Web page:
As reflected in Table 2, the relations between neighbours of buildings as a space to interact confirm that neighbours who consider themselves to enjoy a good cohabitation reach to a 92 % in HCD, however, in LCD it drops to 45 %. With regard to people who state that relationships are indifferent, but interact with education, values are reached in HCD a 69 % and in LCD a 28 %. As those surveyed who recognize that they have no treatment, in HCD stands out a 25 %, and in LCD it ascends to a 79 %. Furthermore, people who have observed and experienced bad relationship in HCD is shown a 3 %, and in LCD this data suffers a significant increase, reaching a 27 %.

Relationship qualifications about neighbours in the neighbourhood as a space to interact (2018).

Tabla 3. Relationship qualifications about neighbours in the neighbourhood as a space to interact (2018).

The information obtained in Table 3, regarding relations with neighbours in their neighbourhood as a space to interact, the results show that neighbours who consider that they enjoy a good cohabitation in HCD accumulate up the 100 %, and in LCD it reaches to a 45 %. The participants who declare that relations are indifferent, but interact with education, in HCD exceeds to a 63 %, and in LCD ascends to an 81 %. In terms of people who respond that there is no treatment, in HCD the percentage is a 22 % and in LCD it reaches to a 41 %. Finally, people who conclude that there are bad relationships in LCD is shown as a 9 %, and in LCD as a 24 %.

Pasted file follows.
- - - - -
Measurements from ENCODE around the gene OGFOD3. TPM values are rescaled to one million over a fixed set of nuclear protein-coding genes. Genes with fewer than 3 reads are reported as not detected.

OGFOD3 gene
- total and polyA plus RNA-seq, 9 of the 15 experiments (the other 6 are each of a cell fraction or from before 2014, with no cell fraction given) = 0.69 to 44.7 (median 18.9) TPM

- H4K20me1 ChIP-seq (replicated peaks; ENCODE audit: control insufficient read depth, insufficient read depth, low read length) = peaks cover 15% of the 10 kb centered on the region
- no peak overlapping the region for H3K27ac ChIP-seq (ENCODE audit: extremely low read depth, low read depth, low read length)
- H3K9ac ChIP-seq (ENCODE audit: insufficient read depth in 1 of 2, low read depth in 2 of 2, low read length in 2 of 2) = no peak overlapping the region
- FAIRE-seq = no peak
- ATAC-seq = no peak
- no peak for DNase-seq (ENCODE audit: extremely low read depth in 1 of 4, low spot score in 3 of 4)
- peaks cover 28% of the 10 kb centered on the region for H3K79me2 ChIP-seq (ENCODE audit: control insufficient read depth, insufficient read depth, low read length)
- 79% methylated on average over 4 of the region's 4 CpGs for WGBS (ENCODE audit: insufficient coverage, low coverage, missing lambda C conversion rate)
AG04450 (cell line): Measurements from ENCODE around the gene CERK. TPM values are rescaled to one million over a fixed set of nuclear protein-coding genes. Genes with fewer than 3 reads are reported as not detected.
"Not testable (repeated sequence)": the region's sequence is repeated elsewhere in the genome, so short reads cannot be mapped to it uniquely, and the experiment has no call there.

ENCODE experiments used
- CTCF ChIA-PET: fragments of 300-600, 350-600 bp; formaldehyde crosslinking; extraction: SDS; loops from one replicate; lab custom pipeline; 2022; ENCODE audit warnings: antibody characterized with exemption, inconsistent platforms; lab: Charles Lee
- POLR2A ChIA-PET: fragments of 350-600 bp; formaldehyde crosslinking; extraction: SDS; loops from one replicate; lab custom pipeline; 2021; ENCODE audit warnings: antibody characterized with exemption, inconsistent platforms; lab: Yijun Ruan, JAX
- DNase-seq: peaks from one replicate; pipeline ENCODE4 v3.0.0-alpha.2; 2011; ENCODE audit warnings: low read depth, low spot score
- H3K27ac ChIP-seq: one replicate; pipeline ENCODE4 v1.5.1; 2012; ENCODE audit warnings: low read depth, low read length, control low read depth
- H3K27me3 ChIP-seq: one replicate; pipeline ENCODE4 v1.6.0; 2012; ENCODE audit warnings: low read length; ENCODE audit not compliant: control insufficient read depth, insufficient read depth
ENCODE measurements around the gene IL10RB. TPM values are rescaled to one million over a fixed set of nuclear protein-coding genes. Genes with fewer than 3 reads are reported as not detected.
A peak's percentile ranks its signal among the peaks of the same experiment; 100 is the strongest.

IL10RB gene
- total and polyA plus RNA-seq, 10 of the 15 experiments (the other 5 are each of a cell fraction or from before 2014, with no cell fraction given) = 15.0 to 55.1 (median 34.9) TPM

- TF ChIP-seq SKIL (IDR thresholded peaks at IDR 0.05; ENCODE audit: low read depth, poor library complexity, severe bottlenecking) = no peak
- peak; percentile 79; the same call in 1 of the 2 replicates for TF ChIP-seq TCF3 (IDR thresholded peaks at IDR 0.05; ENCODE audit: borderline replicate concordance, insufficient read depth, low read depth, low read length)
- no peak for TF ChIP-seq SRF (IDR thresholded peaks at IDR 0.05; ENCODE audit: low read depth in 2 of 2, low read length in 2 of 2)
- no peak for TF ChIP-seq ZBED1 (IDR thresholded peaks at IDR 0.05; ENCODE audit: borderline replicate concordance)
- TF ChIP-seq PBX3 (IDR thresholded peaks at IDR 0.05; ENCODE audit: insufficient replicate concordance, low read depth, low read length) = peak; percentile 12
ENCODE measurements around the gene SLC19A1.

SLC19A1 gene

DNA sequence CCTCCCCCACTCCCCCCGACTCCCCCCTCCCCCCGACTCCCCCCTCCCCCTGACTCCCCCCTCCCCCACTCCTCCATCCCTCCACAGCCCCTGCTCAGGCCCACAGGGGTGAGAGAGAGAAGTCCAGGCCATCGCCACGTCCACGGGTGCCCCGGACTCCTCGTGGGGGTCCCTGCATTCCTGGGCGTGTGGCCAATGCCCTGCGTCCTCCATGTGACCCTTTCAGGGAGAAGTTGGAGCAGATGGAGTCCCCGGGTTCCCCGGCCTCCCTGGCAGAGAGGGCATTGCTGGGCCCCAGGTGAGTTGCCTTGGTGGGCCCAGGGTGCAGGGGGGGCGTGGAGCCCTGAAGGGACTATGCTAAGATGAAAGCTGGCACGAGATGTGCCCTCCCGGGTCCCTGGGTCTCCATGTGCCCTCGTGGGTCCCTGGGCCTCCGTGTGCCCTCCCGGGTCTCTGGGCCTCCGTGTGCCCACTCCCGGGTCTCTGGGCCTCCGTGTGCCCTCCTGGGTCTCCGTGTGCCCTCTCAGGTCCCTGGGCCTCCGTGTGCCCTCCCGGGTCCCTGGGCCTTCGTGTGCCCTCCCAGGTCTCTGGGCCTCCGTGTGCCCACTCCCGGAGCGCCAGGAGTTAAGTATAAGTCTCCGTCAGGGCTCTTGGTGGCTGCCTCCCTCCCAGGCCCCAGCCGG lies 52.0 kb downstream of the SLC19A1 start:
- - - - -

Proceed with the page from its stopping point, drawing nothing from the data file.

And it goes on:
The results reflected in Table 4, linked to the relationships that take place in school, cultural and sport centres as spaces to interact, indicate that neighbours consider that an 81 % enjoy of a good cohabitation in HCD, and in LCD it does not exceed of a 38 %. Regarding people who have nuanced that relationships are indifferent, but interact with education in HCD is a 59 %, and in LCD is striking that the data reaches the 70 %. As far as bad relations are concerned, there are few differences between HCD (16 %) and LCD (17 %). Next, participants who reveal that they do not go to these places, in HCD ascends to a 15 %, being a 9 % in LCD.

Qualifications about friendship relations in school, cultural and sport centres as spaces to interact (2018).

Tabla 4. Qualifications about friendship relations in school, cultural and sport centres as spaces to interact (2018).